Minerals HF1 HF2 HF3 Plumpy’nut (HF4)
Iron (mg/100 g) 10.2 12.4 14.3 11.5
Zink (mg/100 g) 18 11 21 14
Potassium (mg/100 g) 1,034 1,212 1,092 1,111
Magnesium (mg/100 g) 88 112 104 92
Calcium (mg/100 g) 280 312 245 300

Table 4: The mineral content of formulated Health foods (RUTFs) with plumpy’ nut.

Anti-nutritional factor analysis of the samples

The formulated HF1 contained 379.30 mg/100 g phytate. The phytate content of HF1, HF2 and non-germinated had 343.63 mg/100 g and 334.74 mg/100 g, respectively. The phytate content of the germinated samples was lower than non-germinated before processing. The finding of this study also shows that the tannin content of HF1, HF2 and non-germinated samples was 173.55 mg/100 g and 102.36 mg/100 g, respectively. The tannin content of the germinated samples was significantly lower than non-germinated before processing (Table 5).

Anti-nutritional factor content Phytate (mg/100 g) Tannin    (mg/100 g)
HF1 (NG) 379.30 ± 0.39 173.55 ± 0.35
HF2 (NG) 343.63 ± 0.29 102.36 ± 0.46
HF3  (G) 334.74 ± 0.42 121.21 ± 0.11

Table 5: Anti-nutritional factor content of the developed ready to use therapeutic food samples.

Conclusion

The findings of this study concluded that that there was statistical significance in appearance (p=and consistency among the three products (HF1, HF2 and HF3). The study also showed that the protein content of the three products g/100 g met the proposed nutrient composition range for plumpy’ nut. This finding is also found out that HF1 and HF2 had higher energy compared to the plumpy’ nut (545). Besides, the finding of this study showed that the fat content of HF2 and HF3 had higher compared to the plumy’ nut.

Moreover, the iron and magnesium content of HF2 and HF3 had higher compared to plumpy’ nut while the zinc content was higher in HF1 and HF3. Furthermore, the study revealed that that the phytates and tannin content of the malted samples was significantly lower than non-malted. Therefore, it is important to alleviate the shelf life of the formulated products and ensure their energy density through further researches.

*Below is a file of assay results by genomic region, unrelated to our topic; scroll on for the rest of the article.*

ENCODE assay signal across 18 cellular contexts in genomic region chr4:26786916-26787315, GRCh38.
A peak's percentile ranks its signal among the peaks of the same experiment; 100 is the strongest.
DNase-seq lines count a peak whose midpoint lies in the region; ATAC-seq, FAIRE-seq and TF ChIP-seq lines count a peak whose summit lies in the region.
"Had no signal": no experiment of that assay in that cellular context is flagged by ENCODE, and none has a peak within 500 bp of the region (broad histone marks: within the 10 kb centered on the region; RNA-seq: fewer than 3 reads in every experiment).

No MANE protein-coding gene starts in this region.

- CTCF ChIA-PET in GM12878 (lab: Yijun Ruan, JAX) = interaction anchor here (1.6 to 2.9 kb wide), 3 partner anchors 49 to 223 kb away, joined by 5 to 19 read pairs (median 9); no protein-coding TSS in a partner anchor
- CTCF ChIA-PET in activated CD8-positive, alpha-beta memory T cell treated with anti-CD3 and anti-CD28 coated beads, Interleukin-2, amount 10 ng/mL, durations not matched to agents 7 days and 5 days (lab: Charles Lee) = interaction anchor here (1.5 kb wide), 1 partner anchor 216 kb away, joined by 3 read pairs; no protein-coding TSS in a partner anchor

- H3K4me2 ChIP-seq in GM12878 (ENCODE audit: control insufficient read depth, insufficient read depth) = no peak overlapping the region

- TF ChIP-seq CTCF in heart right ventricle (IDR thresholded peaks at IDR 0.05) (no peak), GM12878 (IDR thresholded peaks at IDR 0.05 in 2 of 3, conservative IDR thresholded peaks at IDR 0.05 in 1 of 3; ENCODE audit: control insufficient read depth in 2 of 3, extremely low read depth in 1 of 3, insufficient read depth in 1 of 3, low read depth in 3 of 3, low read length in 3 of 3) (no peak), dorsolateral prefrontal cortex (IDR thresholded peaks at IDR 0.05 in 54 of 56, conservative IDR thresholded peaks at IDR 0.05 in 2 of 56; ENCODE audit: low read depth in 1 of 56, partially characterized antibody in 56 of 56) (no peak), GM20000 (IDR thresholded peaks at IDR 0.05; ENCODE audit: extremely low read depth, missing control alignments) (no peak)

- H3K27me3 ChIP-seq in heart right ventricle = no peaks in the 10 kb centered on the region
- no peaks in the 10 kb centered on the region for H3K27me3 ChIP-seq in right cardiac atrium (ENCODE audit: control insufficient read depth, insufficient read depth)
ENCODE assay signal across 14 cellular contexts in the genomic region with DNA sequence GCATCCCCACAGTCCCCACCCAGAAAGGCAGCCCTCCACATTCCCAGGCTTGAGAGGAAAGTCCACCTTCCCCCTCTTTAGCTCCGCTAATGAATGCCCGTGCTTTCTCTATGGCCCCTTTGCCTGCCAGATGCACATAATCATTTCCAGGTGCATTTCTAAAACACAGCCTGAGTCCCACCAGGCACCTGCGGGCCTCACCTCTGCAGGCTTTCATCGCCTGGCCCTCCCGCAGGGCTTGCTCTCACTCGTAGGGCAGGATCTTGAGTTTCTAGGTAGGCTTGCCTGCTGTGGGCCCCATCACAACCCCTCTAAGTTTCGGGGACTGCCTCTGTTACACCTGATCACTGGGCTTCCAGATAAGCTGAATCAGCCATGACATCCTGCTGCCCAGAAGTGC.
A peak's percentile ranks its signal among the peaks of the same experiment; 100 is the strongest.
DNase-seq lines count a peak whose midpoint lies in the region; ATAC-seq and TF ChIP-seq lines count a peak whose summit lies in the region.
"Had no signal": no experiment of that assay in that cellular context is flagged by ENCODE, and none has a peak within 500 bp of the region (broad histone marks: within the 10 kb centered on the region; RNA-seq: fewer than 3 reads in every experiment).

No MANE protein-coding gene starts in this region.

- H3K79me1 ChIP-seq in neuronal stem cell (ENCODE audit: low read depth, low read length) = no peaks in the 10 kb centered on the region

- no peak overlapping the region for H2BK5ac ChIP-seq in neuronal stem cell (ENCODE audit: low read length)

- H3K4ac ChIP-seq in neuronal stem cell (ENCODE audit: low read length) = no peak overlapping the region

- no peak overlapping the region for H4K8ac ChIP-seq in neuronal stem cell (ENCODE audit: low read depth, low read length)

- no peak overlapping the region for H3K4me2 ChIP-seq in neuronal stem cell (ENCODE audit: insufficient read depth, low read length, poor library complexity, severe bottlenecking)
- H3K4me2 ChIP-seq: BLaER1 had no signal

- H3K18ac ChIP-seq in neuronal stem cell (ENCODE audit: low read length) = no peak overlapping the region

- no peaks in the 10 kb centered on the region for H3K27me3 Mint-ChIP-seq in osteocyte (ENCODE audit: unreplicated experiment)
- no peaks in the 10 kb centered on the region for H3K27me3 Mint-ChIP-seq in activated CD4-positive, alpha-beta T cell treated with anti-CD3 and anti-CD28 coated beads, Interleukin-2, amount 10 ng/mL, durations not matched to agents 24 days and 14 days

Ethics Approval

The ethical clearance was obtained from the Institutional Review Board (IRB) of the college of medicine and health sciences of Wollega University (Ref-WU: 117, 268-Re21). Informed written consent was obtained from participants prior to collect data from them. The purpose of this study was explained at all levels and informed consent was secured from each participants.

Acknowledgements

The author would like to thanks Wollega University, Research and Innovation Technology for fund security.

Disclosure

The author declares that there were no potential conflicts of interest for this work.

References

Author Info

Tamiru Yazew*
 
Department of Food and Nutritional Sciences, Wollega University, Shambu, Ethiopia
 

Citation: Yazew T. Formulation of Healthy Foods from Maize Grain, Pulse and Banana Fruit for Preventing Acute Malnutrition. J Biol Today's World, 2021, 10(4), 001-003.

Received Date: Mar 26, 2021 / Accepted Date: Apr 09, 2021 / Published Date: Apr 16, 2021

Copyright: © 2021 Yazew T. This is an open-access article distributed under the terms of the Creative Commons Attribution License, which permits unrestricted use, distribution, and reproduction in any medium, provided the original author and source are credited.